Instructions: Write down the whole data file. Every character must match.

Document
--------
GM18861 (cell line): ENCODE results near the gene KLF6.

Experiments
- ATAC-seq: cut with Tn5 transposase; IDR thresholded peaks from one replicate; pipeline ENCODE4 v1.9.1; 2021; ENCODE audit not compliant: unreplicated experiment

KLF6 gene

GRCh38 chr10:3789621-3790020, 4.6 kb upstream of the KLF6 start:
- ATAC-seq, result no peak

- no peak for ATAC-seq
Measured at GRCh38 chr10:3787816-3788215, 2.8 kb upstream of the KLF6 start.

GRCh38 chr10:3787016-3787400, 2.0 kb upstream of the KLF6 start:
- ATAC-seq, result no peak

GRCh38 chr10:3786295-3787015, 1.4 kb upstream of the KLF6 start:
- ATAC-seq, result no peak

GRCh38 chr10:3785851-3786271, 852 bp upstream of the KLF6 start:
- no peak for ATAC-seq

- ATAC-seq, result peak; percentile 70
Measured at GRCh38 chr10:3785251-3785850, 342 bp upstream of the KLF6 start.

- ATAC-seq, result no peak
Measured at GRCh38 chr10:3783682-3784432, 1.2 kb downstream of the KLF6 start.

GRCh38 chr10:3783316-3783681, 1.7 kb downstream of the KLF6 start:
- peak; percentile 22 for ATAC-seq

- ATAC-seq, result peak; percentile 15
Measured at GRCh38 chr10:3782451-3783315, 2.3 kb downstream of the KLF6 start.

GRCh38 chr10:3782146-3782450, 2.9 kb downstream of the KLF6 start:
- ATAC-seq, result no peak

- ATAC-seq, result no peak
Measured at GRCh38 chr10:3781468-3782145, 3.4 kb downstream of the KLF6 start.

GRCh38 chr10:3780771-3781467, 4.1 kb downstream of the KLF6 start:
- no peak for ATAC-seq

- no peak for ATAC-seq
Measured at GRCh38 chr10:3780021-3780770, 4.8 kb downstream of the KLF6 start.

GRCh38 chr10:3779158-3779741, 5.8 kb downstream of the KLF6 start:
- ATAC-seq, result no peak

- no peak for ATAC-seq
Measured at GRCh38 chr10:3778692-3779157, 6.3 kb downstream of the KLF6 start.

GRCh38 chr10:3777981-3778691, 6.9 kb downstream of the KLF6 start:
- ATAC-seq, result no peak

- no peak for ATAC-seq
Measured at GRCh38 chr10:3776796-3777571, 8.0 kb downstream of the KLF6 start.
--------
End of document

GM18861 (cell line): ENCODE results near the gene KLF6.

Experiments
- ATAC-seq: cut with Tn5 transposase; IDR thresholded peaks from one replicate; pipeline ENCODE4 v1.9.1; 2021; ENCODE audit not compliant: unreplicated experiment

KLF6 gene

GRCh38 chr10:3789621-3790020, 4.6 kb upstream of the KLF6 start:
- ATAC-seq, result no peak

- no peak for ATAC-seq
Measured at GRCh38 chr10:3787816-3788215, 2.8 kb upstream of the KLF6 start.

GRCh38 chr10:3787016-3787400, 2.0 kb upstream of the KLF6 start:
- ATAC-seq, result no peak

GRCh38 chr10:3786295-3787015, 1.4 kb upstream of the KLF6 start:
- ATAC-seq, result no peak

GRCh38 chr10:3785851-3786271, 852 bp upstream of the KLF6 start:
- no peak for ATAC-seq

- ATAC-seq, result peak; percentile 70
Measured at GRCh38 chr10:3785251-3785850, 342 bp upstream of the KLF6 start.

- ATAC-seq, result no peak
Measured at GRCh38 chr10:3783682-3784432, 1.2 kb downstream of the KLF6 start.

GRCh38 chr10:3783316-3783681, 1.7 kb downstream of the KLF6 start:
- peak; percentile 22 for ATAC-seq

- ATAC-seq, result peak; percentile 15
Measured at GRCh38 chr10:3782451-3783315, 2.3 kb downstream of the KLF6 start.

GRCh38 chr10:3782146-3782450, 2.9 kb downstream of the KLF6 start:
- ATAC-seq, result no peak

- ATAC-seq, result no peak
Measured at GRCh38 chr10:3781468-3782145, 3.4 kb downstream of the KLF6 start.

GRCh38 chr10:3780771-3781467, 4.1 kb downstream of the KLF6 start:
- no peak for ATAC-seq

- no peak for ATAC-seq
Measured at GRCh38 chr10:3780021-3780770, 4.8 kb downstream of the KLF6 start.

GRCh38 chr10:3779158-3779741, 5.8 kb downstream of the KLF6 start:
- ATAC-seq, result no peak

- no peak for ATAC-seq
Measured at GRCh38 chr10:3778692-3779157, 6.3 kb downstream of the KLF6 start.

GRCh38 chr10:3777981-3778691, 6.9 kb downstream of the KLF6 start:
- ATAC-seq, result no peak

- no peak for ATAC-seq
Measured at GRCh38 chr10:3776796-3777571, 8.0 kb downstream of the KLF6 start.